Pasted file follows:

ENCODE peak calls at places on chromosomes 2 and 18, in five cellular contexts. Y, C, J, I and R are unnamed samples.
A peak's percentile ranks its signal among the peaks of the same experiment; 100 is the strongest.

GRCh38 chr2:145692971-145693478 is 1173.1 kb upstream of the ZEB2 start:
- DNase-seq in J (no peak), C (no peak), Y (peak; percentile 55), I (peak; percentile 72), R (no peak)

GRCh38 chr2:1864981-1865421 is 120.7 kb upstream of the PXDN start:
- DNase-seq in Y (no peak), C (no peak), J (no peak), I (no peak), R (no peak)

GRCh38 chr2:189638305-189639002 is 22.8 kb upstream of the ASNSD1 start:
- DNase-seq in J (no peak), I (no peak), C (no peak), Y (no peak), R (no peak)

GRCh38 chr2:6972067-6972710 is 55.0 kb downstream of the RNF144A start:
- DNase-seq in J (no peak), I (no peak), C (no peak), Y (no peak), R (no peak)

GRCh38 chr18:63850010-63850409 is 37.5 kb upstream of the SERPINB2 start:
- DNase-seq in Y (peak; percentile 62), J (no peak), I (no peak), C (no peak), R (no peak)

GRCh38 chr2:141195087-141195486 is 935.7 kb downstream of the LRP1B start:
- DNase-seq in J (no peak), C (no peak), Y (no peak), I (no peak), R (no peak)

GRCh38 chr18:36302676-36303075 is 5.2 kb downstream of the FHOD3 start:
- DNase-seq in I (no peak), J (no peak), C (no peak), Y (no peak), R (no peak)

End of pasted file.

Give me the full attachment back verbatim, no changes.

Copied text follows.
ENCODE peak calls at places on chromosomes 2 and 18, in five cellular contexts. Y, C, J, I and R are unnamed samples.
A peak's percentile ranks its signal among the peaks of the same experiment; 100 is the strongest.

GRCh38 chr2:145692971-145693478 is 1173.1 kb upstream of the ZEB2 start:
- DNase-seq in J (no peak), C (no peak), Y (peak; percentile 55), I (peak; percentile 72), R (no peak)

GRCh38 chr2:1864981-1865421 is 120.7 kb upstream of the PXDN start:
- DNase-seq in Y (no peak), C (no peak), J (no peak), I (no peak), R (no peak)

GRCh38 chr2:189638305-189639002 is 22.8 kb upstream of the ASNSD1 start:
- DNase-seq in J (no peak), I (no peak), C (no peak), Y (no peak), R (no peak)

GRCh38 chr2:6972067-6972710 is 55.0 kb downstream of the RNF144A start:
- DNase-seq in J (no peak), I (no peak), C (no peak), Y (no peak), R (no peak)

GRCh38 chr18:63850010-63850409 is 37.5 kb upstream of the SERPINB2 start:
- DNase-seq in Y (peak; percentile 62), J (no peak), I (no peak), C (no peak), R (no peak)

GRCh38 chr2:141195087-141195486 is 935.7 kb downstream of the LRP1B start:
- DNase-seq in J (no peak), C (no peak), Y (no peak), I (no peak), R (no peak)

GRCh38 chr18:36302676-36303075 is 5.2 kb downstream of the FHOD3 start:
- DNase-seq in I (no peak), J (no peak), C (no peak), Y (no peak), R (no peak)